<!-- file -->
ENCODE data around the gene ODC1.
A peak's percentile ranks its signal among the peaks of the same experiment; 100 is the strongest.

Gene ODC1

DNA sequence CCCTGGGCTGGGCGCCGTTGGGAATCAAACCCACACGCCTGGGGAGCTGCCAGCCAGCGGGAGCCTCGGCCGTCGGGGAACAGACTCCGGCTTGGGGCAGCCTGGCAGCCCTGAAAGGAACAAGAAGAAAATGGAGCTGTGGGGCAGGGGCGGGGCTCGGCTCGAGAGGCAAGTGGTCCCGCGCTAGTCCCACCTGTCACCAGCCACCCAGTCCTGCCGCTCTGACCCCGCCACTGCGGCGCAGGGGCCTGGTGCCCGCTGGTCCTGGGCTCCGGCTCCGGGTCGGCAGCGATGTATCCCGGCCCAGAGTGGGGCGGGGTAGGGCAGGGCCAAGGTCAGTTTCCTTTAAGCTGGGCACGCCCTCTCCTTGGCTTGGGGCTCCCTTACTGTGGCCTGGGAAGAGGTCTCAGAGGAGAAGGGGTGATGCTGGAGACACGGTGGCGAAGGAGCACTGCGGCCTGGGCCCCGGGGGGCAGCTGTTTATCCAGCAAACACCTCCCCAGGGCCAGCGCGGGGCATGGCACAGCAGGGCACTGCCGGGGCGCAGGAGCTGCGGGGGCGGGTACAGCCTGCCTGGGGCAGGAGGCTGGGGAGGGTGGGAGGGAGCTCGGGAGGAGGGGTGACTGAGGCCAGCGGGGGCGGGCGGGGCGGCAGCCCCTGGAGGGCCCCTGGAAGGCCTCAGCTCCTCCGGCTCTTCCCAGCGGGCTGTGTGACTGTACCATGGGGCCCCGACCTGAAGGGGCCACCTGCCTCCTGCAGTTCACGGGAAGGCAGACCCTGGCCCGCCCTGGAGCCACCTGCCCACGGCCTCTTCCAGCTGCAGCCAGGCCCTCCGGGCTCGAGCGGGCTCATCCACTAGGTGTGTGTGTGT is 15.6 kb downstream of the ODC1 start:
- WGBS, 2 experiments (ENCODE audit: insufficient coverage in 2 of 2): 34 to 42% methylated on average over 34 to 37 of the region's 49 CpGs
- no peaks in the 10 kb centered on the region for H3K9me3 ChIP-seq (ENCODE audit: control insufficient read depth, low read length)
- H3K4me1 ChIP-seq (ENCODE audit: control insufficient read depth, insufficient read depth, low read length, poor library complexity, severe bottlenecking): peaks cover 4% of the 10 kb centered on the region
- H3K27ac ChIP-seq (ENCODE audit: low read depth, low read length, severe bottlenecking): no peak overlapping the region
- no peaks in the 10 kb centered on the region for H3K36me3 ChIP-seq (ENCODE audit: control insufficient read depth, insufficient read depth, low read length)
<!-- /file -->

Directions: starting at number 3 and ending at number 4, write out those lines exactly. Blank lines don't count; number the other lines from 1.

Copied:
Gene ODC1

DNA sequence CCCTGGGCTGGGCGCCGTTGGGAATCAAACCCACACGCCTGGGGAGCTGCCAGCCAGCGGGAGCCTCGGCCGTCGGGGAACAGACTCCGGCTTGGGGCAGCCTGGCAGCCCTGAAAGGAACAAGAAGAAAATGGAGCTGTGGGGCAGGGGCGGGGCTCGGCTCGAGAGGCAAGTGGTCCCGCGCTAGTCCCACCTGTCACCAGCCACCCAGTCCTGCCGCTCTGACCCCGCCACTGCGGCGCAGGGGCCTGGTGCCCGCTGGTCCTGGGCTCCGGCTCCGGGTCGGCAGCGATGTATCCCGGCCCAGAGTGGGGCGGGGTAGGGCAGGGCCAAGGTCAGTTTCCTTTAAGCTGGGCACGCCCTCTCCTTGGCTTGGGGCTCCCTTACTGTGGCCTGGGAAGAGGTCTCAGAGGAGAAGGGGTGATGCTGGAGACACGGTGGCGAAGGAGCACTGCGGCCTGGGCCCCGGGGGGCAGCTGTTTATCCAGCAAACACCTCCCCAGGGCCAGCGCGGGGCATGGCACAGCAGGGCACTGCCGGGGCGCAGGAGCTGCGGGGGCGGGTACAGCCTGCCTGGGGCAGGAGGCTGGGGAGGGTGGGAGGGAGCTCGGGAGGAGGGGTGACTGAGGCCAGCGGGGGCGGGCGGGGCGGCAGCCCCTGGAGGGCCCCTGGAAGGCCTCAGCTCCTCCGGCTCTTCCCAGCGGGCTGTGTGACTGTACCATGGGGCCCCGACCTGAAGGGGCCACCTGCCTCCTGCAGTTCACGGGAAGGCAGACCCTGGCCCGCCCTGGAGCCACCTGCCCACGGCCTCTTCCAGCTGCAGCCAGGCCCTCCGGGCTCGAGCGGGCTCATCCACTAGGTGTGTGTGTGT is 15.6 kb downstream of the ODC1 start: